Referring to FIG. 9 it will be seen that four intermediate accumulator means 41-44 which have variable extents of accumulation and which have constant rotary speeds n operate in parallel. The several intermediate accumulator means 41-44 are respectively provided with conductors 1 which are derived from supply drums 30 which respectively have stationary axes of rotation. Thus, in this case only one conductor is fed to each of the intermediate accumulator means 41-44. In the same way as in the embodiment of FIG. 8 the intermediate accumulators 41-44 are composed each of two sets of sheaves whose axes are spaced from each other by the distance y which is constantly changed so that in this way the extent of accumulation at each of these intermediate accumulator means continuously increases or decreases. Inasmuch as the conductors 1 are fed to the intermediate accumulator means 41-44, respectively, at a constant speed v these conductors pass through the twisting nipple 2, after leaving the intermediate accumulators 41-44, as a result of the continuously changing extent of accumulation at the latter intermediate accumulators, with a speed which differs from the entrance speed v of the conductors into the accumulators 41-44, and the conductors then reach the additional intermediate accumulator 51 which rotates at a constant speed n and which has a construction identical with that described above in connection with FIG. 1.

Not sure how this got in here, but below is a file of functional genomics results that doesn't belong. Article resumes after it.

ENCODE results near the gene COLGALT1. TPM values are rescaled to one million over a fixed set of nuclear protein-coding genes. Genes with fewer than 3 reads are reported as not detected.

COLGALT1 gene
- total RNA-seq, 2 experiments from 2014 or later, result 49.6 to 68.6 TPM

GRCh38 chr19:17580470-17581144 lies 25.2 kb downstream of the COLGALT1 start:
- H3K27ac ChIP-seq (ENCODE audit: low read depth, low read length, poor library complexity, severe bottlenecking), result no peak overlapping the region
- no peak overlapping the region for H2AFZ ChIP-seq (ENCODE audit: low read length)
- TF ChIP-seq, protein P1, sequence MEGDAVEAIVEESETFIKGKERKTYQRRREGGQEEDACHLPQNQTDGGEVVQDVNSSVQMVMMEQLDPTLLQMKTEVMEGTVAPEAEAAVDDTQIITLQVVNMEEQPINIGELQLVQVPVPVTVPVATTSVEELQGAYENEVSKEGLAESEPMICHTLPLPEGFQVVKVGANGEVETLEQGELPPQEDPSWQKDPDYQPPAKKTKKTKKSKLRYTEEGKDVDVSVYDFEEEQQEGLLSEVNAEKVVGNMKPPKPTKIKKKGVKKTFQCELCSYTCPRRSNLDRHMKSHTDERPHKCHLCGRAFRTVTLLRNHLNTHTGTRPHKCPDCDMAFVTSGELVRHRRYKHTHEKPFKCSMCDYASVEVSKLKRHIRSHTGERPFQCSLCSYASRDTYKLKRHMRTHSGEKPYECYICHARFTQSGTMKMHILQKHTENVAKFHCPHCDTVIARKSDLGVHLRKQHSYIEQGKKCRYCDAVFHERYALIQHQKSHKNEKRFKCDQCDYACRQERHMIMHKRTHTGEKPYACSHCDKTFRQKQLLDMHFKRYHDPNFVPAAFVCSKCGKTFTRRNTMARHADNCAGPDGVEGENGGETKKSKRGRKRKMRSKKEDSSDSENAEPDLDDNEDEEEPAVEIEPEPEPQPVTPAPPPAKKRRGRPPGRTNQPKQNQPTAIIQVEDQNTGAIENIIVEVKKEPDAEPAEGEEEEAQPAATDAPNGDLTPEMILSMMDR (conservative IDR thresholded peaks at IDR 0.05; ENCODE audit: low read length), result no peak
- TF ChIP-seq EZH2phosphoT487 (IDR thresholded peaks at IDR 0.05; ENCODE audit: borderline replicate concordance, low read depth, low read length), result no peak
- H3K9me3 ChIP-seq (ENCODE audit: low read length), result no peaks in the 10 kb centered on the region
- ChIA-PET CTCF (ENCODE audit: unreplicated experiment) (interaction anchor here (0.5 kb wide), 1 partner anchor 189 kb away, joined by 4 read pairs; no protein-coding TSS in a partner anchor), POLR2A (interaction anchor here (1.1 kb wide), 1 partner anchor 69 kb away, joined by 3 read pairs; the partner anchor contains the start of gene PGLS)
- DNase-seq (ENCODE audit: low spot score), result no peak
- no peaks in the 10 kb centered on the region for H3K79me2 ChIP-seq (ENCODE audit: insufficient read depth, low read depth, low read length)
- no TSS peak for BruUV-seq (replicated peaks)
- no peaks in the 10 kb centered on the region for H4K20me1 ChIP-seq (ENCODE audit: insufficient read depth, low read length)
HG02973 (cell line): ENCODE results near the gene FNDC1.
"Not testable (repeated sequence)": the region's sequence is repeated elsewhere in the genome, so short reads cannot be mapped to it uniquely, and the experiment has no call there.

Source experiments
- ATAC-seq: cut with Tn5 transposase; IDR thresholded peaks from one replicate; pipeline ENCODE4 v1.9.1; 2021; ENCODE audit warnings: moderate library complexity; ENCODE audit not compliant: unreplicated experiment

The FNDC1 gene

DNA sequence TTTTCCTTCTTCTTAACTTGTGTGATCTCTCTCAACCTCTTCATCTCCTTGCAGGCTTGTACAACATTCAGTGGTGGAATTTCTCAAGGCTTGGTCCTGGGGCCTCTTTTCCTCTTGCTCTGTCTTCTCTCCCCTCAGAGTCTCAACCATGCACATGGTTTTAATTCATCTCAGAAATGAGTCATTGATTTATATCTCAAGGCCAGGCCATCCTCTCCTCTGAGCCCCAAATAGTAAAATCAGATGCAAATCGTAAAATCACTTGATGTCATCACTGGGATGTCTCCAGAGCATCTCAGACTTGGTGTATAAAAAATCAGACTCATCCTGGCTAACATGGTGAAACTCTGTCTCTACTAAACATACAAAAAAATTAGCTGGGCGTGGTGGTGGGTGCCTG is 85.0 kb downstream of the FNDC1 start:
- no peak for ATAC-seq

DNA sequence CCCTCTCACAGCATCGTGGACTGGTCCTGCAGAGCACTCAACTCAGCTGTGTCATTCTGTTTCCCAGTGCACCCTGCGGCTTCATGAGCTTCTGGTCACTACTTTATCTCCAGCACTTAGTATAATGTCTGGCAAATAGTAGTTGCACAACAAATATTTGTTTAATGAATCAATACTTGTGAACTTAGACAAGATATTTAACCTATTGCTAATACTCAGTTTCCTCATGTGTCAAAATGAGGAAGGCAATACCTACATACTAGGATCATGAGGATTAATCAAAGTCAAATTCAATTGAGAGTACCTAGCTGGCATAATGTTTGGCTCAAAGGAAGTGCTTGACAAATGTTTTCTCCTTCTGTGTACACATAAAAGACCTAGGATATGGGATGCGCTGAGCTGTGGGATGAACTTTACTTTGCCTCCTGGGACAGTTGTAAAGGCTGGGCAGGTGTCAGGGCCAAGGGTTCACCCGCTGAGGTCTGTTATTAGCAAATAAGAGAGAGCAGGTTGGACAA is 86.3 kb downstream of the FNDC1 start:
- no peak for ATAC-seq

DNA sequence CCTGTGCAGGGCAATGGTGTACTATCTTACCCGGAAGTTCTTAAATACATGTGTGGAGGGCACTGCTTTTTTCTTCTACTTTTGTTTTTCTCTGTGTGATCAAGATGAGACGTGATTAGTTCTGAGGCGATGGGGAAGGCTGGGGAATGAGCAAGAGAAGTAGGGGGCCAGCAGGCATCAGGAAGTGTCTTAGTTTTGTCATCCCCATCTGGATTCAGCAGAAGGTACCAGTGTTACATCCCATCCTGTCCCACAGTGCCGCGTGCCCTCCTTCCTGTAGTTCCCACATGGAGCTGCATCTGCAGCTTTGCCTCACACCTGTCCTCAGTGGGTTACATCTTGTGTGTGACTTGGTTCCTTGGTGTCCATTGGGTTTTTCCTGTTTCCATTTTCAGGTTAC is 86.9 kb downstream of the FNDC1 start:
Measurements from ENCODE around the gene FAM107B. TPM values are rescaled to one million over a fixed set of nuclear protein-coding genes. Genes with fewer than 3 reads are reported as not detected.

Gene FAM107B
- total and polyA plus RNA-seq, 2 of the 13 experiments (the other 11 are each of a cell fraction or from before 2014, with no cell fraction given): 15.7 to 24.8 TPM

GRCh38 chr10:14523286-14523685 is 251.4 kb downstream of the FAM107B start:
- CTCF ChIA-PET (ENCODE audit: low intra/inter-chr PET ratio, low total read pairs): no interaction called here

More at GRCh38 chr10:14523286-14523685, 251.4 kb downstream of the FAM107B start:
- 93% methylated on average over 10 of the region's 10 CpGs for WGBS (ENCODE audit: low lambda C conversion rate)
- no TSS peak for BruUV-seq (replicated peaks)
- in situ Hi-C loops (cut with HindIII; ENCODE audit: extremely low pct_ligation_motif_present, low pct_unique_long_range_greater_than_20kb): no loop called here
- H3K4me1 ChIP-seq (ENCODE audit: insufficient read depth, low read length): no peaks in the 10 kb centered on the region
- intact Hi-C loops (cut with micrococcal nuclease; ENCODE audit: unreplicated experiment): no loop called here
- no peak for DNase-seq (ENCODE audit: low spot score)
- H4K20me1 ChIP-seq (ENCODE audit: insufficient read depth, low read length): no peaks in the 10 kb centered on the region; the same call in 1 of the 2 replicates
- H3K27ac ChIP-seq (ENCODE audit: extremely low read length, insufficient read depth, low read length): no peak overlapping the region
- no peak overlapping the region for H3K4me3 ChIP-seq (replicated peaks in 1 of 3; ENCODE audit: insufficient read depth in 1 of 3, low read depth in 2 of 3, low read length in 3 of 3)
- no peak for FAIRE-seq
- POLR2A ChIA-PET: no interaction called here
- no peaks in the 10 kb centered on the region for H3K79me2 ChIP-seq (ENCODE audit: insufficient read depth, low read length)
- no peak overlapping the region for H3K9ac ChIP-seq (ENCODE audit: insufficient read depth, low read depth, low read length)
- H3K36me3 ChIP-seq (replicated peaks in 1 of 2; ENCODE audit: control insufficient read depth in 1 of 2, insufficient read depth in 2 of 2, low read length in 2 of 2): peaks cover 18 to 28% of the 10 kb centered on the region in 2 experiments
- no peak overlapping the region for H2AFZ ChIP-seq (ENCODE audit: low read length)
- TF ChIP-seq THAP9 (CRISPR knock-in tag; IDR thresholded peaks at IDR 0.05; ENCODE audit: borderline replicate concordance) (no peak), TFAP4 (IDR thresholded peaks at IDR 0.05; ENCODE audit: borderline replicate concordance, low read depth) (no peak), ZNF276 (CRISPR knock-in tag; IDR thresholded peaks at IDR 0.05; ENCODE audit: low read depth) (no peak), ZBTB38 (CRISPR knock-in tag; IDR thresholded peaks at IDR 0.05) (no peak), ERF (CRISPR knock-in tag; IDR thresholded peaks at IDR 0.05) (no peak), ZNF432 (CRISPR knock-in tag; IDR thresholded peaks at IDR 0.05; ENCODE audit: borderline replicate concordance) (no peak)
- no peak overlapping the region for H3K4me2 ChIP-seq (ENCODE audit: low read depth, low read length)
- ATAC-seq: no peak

The distances y between the sets of sheaves of the several intermediate accumulators 41-44 and the distance x between the sets of sheaves of the additional accumulator means 51 continuously change but do not change independently of each other. These distances x and y always have with respect to each other the relationship:

where a is equal to the number of windings present at the intermediate accumulators 41-44 and b equals the number of windings present at the intermediate accumulator means 51. For the case where As the result of this relationship the star quad twisted by the intermediate accumulator means 51 leaves the latter at a speed v which is equal to the speed with which the individual conductors 1 travel from the supply drums 30 to the several intermediate accumulator means 41-44.